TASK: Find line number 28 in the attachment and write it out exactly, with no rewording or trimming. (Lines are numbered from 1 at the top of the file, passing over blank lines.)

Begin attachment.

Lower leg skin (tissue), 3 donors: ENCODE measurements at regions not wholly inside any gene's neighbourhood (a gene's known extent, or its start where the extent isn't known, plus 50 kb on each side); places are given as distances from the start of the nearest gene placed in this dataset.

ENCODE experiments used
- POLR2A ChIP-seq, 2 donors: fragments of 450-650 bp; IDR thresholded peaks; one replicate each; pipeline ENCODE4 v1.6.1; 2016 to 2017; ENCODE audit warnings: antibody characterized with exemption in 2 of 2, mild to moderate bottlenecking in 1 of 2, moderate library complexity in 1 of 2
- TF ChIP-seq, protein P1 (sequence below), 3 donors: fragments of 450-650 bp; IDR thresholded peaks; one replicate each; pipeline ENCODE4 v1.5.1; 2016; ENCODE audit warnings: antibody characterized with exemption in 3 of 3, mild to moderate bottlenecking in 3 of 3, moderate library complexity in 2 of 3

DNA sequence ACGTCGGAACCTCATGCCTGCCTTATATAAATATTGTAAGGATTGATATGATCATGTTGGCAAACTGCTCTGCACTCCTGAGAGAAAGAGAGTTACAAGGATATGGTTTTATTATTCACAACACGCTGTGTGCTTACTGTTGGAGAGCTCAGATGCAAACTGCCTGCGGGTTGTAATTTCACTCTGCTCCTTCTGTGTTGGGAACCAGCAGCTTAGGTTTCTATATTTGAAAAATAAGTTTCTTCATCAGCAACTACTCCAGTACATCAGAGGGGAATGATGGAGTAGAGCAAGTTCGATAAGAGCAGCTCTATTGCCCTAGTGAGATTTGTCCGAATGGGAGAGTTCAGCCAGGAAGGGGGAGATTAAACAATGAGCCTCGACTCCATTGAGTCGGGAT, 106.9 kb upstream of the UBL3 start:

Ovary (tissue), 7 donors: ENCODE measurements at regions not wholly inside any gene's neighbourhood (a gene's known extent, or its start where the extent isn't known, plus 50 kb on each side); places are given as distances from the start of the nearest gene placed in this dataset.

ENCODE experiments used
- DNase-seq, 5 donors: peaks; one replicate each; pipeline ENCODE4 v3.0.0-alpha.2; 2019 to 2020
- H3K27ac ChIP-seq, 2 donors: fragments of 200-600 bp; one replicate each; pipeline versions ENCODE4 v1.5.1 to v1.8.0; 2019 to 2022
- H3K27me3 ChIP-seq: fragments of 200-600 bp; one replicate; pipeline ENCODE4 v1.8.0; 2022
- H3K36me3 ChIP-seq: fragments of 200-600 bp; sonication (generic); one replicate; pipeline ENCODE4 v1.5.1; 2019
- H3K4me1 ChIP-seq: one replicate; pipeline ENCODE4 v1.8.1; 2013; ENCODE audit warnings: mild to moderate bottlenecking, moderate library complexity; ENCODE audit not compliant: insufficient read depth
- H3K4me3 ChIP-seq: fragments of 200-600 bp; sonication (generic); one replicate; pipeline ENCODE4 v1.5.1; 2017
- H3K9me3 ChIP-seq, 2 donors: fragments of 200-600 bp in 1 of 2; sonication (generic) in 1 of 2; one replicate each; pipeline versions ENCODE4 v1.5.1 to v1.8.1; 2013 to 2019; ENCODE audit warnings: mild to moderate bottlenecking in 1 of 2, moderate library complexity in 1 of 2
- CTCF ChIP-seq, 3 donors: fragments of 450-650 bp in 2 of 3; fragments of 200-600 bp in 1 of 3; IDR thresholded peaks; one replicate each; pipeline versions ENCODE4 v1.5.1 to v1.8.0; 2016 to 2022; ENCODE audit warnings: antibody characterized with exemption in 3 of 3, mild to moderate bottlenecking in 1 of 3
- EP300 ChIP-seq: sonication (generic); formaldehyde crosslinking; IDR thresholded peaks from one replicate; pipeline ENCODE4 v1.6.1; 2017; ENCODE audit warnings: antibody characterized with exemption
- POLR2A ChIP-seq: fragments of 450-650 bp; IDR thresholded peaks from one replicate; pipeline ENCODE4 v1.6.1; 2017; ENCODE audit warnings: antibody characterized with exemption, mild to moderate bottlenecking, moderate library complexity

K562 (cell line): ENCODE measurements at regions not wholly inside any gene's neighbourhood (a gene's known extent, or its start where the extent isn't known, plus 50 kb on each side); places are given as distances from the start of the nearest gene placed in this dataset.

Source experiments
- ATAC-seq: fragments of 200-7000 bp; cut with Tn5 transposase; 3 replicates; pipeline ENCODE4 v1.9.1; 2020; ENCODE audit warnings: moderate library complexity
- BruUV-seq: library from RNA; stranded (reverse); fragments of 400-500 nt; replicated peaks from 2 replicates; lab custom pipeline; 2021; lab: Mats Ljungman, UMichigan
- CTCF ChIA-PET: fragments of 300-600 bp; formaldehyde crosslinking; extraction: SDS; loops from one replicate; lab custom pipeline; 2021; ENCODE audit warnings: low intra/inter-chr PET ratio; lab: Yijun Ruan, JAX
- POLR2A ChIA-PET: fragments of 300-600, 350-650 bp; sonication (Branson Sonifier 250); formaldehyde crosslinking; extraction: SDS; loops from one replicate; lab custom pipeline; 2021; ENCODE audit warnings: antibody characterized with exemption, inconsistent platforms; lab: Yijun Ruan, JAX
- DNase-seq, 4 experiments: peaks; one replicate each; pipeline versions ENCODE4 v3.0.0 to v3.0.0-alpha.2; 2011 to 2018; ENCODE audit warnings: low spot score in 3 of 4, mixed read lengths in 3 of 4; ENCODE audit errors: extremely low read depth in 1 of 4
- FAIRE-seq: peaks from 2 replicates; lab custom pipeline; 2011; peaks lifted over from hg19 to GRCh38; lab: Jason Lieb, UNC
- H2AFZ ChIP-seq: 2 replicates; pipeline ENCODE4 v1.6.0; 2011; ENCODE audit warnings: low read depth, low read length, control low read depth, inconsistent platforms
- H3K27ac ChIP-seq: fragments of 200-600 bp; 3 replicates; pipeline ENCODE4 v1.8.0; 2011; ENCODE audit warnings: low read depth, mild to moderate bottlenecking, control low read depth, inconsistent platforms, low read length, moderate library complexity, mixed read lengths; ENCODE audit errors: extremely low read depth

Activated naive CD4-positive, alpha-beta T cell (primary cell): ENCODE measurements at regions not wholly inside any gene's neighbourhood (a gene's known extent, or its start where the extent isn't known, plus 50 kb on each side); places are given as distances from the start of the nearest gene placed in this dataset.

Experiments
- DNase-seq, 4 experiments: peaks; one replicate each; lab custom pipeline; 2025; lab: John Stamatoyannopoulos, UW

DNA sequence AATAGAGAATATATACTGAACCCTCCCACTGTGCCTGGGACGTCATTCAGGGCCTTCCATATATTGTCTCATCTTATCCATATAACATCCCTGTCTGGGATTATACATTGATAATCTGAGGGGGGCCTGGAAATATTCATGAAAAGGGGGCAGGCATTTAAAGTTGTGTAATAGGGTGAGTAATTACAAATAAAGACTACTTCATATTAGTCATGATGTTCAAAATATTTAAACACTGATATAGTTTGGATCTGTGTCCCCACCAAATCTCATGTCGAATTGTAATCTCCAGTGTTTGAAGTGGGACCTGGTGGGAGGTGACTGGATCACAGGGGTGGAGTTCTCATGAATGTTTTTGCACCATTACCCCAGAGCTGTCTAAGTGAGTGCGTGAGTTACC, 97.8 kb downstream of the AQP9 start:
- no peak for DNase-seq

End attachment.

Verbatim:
Activated naive CD4-positive, alpha-beta T cell (primary cell): ENCODE measurements at regions not wholly inside any gene's neighbourhood (a gene's known extent, or its start where the extent isn't known, plus 50 kb on each side); places are given as distances from the start of the nearest gene placed in this dataset.